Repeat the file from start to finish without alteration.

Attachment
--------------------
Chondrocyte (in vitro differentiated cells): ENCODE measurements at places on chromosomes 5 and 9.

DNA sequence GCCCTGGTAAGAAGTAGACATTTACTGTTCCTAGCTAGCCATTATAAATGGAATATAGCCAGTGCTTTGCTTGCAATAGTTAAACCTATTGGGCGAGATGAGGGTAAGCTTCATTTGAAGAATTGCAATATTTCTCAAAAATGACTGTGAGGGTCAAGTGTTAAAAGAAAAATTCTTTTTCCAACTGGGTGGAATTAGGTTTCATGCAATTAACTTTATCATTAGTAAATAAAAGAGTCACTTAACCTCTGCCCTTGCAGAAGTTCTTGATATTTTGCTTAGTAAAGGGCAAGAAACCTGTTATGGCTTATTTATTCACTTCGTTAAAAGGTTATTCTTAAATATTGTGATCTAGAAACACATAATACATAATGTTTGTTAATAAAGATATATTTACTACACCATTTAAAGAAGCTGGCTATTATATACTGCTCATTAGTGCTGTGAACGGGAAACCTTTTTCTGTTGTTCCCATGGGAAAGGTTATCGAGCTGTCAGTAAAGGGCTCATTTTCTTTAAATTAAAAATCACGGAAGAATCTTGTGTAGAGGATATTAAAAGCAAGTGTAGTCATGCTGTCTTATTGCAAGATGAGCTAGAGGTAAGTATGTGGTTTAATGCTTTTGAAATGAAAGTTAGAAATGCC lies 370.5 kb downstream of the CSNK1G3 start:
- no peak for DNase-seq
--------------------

Chondrocyte (in vitro differentiated cells): ENCODE measurements at places on chromosomes 5 and 9.

DNA sequence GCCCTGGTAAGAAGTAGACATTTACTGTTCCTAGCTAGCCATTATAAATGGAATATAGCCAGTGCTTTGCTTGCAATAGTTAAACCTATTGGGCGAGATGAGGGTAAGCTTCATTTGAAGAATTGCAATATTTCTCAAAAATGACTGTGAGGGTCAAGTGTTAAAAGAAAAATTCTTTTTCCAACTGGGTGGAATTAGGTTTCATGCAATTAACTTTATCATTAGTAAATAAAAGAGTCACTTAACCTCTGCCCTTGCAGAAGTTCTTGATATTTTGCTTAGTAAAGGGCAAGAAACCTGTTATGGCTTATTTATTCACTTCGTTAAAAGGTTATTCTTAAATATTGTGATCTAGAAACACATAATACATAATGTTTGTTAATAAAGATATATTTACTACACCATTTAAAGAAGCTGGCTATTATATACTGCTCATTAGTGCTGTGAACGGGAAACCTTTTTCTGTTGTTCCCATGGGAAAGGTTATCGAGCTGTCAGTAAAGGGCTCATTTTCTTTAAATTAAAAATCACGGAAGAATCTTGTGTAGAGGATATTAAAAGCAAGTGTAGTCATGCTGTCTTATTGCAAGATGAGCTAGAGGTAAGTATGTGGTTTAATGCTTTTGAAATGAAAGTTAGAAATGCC lies 370.5 kb downstream of the CSNK1G3 start:
- no peak for DNase-seq